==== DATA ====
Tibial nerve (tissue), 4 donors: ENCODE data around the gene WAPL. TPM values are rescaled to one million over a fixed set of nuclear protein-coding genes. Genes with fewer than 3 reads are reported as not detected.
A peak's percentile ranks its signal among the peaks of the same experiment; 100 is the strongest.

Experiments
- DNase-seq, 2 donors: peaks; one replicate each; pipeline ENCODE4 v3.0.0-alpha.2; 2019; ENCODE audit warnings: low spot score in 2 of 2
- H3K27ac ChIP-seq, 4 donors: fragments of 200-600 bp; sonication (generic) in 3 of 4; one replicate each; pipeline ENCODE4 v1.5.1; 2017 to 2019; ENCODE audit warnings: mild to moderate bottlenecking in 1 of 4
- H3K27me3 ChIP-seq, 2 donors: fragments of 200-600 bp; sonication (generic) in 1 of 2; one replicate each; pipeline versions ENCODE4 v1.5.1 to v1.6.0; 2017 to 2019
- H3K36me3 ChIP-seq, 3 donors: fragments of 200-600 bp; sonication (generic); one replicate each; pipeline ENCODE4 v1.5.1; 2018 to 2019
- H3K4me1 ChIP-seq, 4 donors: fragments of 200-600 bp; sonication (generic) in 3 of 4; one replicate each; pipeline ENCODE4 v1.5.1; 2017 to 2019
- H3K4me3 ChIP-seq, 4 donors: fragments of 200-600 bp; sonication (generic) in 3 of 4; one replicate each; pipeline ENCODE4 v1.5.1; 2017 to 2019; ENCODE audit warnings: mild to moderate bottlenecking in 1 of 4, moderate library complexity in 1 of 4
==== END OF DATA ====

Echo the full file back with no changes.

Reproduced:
Tibial nerve (tissue), 4 donors: ENCODE data around the gene WAPL. TPM values are rescaled to one million over a fixed set of nuclear protein-coding genes. Genes with fewer than 3 reads are reported as not detected.
A peak's percentile ranks its signal among the peaks of the same experiment; 100 is the strongest.

Experiments
- DNase-seq, 2 donors: peaks; one replicate each; pipeline ENCODE4 v3.0.0-alpha.2; 2019; ENCODE audit warnings: low spot score in 2 of 2
- H3K27ac ChIP-seq, 4 donors: fragments of 200-600 bp; sonication (generic) in 3 of 4; one replicate each; pipeline ENCODE4 v1.5.1; 2017 to 2019; ENCODE audit warnings: mild to moderate bottlenecking in 1 of 4
- H3K27me3 ChIP-seq, 2 donors: fragments of 200-600 bp; sonication (generic) in 1 of 2; one replicate each; pipeline versions ENCODE4 v1.5.1 to v1.6.0; 2017 to 2019
- H3K36me3 ChIP-seq, 3 donors: fragments of 200-600 bp; sonication (generic); one replicate each; pipeline ENCODE4 v1.5.1; 2018 to 2019
- H3K4me1 ChIP-seq, 4 donors: fragments of 200-600 bp; sonication (generic) in 3 of 4; one replicate each; pipeline ENCODE4 v1.5.1; 2017 to 2019
- H3K4me3 ChIP-seq, 4 donors: fragments of 200-600 bp; sonication (generic) in 3 of 4; one replicate each; pipeline ENCODE4 v1.5.1; 2017 to 2019; ENCODE audit warnings: mild to moderate bottlenecking in 1 of 4, moderate library complexity in 1 of 4